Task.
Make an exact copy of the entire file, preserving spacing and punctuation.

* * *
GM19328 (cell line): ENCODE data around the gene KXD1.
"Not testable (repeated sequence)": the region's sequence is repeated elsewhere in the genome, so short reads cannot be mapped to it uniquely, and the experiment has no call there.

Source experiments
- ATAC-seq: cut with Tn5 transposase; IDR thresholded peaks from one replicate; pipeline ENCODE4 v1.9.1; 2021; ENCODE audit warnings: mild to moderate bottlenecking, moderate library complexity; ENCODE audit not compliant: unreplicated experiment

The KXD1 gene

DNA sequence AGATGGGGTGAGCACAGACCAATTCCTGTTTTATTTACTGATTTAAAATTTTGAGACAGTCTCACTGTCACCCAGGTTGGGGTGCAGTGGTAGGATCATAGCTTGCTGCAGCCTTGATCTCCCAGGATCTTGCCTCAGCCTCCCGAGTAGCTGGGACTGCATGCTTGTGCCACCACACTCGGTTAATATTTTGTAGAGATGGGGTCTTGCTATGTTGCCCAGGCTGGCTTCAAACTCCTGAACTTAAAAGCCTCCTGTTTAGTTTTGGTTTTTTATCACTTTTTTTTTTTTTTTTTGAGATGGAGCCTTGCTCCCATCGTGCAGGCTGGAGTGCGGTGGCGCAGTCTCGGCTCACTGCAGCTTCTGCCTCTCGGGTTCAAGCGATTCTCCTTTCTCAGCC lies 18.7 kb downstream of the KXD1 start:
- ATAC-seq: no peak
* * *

GM19328 (cell line): ENCODE data around the gene KXD1.
"Not testable (repeated sequence)": the region's sequence is repeated elsewhere in the genome, so short reads cannot be mapped to it uniquely, and the experiment has no call there.

Source experiments
- ATAC-seq: cut with Tn5 transposase; IDR thresholded peaks from one replicate; pipeline ENCODE4 v1.9.1; 2021; ENCODE audit warnings: mild to moderate bottlenecking, moderate library complexity; ENCODE audit not compliant: unreplicated experiment

The KXD1 gene

DNA sequence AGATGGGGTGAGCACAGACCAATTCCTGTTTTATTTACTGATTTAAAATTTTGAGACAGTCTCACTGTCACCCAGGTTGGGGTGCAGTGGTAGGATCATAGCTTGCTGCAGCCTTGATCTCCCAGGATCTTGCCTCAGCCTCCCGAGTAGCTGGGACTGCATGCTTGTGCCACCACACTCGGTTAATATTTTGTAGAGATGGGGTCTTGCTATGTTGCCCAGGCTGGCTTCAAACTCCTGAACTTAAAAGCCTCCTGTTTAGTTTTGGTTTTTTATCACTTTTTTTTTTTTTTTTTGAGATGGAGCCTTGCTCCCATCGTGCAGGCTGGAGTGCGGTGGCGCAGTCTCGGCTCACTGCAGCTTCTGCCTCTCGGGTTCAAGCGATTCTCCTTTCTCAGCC lies 18.7 kb downstream of the KXD1 start:
- ATAC-seq: no peak